Interference by huntingtin and atrophin-1 with cbp-mediated transcription leading to cellular toxicity.
Expanded polyglutamine repeats have been proposed to cause neuronal degeneration in Huntington's disease (HD) and related disorders, through abnormal interactions with other proteins containing short polyglutamine tracts such as the transcriptional coactivator CREB binding protein, CBP. We found that CBP was depleted from its normal nuclear location and was present in polyglutamine aggregates in HD cell culture models, HD transgenic mice, and human HD postmortem brain. Expanded polyglutamine repeats specifically interfere with CBP-activated gene transcription, and overexpression of CBP rescued polyglutamine-induced neuronal toxicity. Thus, polyglutamine-mediated interference with CBP-regulated gene transcription may constitute a genetic gain of function, underlying the pathogenesis of polyglutamine disorders.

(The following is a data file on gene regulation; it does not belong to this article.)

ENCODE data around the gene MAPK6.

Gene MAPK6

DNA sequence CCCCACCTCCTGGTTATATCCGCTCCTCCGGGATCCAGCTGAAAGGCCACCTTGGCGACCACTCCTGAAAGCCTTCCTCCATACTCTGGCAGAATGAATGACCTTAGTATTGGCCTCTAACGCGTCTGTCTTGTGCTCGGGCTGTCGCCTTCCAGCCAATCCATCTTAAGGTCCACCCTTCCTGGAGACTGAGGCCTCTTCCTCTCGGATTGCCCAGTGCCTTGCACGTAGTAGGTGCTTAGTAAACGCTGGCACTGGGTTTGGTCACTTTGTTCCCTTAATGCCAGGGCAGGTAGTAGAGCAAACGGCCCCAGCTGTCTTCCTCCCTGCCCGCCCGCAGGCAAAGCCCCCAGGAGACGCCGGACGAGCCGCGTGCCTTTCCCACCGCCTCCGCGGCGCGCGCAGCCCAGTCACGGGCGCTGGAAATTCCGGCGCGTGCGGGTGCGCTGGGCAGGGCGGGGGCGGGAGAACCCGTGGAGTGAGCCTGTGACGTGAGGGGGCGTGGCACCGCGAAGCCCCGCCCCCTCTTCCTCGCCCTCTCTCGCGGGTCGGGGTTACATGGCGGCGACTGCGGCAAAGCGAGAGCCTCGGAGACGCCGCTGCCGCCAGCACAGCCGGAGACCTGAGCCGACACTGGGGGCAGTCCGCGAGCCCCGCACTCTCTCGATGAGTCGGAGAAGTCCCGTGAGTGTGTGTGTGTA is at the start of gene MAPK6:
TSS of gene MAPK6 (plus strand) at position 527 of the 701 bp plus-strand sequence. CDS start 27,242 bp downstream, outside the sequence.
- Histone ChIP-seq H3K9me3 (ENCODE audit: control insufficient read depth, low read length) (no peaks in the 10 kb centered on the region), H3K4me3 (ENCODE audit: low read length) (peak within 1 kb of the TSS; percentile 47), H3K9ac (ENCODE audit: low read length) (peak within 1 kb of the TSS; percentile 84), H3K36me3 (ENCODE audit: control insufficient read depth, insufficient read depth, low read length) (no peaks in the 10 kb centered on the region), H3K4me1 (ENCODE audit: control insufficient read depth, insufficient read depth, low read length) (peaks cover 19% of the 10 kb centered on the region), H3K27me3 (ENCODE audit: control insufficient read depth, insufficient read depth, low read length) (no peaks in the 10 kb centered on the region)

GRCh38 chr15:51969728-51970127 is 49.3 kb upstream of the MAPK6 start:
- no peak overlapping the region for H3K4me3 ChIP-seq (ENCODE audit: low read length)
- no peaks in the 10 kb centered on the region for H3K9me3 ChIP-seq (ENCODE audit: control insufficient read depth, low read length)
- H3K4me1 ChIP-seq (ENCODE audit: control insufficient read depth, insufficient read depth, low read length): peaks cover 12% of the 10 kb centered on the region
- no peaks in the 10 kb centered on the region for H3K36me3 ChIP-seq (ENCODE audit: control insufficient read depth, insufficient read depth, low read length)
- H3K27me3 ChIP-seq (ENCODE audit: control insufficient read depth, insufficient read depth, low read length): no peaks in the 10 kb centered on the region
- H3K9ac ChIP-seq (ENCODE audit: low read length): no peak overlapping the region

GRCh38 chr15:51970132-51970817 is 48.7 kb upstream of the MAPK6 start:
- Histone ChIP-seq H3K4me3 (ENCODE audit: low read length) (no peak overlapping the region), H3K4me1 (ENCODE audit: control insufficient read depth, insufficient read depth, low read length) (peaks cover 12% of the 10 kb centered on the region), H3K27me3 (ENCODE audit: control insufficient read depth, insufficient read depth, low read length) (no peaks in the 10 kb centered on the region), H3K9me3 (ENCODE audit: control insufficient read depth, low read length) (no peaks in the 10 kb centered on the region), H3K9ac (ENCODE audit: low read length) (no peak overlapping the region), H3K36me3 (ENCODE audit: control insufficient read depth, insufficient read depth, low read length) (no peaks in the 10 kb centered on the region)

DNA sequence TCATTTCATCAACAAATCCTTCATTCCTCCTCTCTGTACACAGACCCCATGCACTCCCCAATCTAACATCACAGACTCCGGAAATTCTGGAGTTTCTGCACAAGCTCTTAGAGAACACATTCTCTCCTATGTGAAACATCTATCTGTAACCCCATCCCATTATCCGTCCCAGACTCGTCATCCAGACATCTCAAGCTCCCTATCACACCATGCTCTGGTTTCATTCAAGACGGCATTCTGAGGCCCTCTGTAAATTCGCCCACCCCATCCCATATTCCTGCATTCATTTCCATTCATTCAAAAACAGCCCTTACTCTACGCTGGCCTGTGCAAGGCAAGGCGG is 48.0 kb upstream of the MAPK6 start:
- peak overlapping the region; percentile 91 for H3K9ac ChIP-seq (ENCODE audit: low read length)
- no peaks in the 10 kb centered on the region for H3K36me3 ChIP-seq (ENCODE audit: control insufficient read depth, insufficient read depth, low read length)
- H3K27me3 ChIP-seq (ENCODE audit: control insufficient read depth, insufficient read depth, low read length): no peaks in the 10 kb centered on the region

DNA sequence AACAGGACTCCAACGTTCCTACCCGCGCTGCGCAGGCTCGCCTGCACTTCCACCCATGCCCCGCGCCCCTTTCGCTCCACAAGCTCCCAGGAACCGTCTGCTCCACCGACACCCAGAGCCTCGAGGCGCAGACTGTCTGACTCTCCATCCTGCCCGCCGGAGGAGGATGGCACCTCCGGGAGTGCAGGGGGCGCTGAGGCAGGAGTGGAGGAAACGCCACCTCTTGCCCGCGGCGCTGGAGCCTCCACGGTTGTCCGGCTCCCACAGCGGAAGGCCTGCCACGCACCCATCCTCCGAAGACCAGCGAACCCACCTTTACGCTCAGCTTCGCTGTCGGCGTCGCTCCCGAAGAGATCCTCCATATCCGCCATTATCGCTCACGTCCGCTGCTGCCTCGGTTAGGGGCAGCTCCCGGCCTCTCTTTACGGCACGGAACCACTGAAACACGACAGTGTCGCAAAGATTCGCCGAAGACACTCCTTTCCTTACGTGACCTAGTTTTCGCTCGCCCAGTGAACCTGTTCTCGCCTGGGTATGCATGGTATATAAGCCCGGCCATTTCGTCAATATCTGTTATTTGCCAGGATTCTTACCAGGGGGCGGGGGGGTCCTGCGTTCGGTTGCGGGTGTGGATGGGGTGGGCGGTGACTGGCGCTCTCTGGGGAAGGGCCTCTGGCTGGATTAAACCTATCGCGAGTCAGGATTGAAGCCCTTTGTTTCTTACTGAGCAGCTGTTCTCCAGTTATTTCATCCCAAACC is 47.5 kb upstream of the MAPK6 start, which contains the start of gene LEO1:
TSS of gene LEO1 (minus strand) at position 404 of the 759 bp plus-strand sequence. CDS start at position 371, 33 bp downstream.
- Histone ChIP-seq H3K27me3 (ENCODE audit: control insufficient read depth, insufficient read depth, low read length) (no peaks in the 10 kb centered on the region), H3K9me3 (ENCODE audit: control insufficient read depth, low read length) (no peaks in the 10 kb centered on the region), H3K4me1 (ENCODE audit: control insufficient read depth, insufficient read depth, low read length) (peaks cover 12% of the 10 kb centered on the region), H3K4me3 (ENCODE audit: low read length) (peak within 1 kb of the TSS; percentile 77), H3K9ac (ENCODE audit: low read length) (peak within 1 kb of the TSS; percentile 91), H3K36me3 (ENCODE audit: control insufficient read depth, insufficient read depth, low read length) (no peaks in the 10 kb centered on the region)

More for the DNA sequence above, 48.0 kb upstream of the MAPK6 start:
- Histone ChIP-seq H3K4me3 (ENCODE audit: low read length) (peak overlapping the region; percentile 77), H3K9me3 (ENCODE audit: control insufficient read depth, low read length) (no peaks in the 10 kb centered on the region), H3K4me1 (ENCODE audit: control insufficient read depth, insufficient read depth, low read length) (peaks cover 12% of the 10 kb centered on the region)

Pubmed ID: 11264541 RIS Download
Animals | Brain | CREB-Binding Protein | Cell Nucleus | Cell Survival | Cells, Cultured | Humans | Huntingtin Protein | Huntington Disease | Mice | Mice, Transgenic | Mutation | Nerve Tissue Proteins | Neurons | Nuclear Proteins | Peptides | Repetitive Sequences, Amino Acid | Trans-Activators | Transcription, Genetic | Transfection | Tumor Cells, Cultured